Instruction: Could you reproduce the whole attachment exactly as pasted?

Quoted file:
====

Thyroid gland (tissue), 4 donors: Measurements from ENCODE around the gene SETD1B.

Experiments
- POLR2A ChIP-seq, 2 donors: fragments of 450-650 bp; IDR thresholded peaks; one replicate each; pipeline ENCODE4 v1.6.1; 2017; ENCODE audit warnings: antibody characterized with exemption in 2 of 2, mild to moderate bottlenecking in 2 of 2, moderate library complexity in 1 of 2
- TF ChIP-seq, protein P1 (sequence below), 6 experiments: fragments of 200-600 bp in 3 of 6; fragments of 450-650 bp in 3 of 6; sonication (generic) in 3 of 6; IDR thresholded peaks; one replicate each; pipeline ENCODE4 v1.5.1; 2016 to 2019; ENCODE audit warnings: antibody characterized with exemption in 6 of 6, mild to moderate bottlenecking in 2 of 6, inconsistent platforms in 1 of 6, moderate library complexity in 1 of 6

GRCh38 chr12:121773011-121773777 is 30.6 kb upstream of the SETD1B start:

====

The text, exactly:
Thyroid gland (tissue), 4 donors: Measurements from ENCODE around the gene SETD1B.

Experiments
- POLR2A ChIP-seq, 2 donors: fragments of 450-650 bp; IDR thresholded peaks; one replicate each; pipeline ENCODE4 v1.6.1; 2017; ENCODE audit warnings: antibody characterized with exemption in 2 of 2, mild to moderate bottlenecking in 2 of 2, moderate library complexity in 1 of 2
- TF ChIP-seq, protein P1 (sequence below), 6 experiments: fragments of 200-600 bp in 3 of 6; fragments of 450-650 bp in 3 of 6; sonication (generic) in 3 of 6; IDR thresholded peaks; one replicate each; pipeline ENCODE4 v1.5.1; 2016 to 2019; ENCODE audit warnings: antibody characterized with exemption in 6 of 6, mild to moderate bottlenecking in 2 of 6, inconsistent platforms in 1 of 6, moderate library complexity in 1 of 6

GRCh38 chr12:121773011-121773777 is 30.6 kb upstream of the SETD1B start: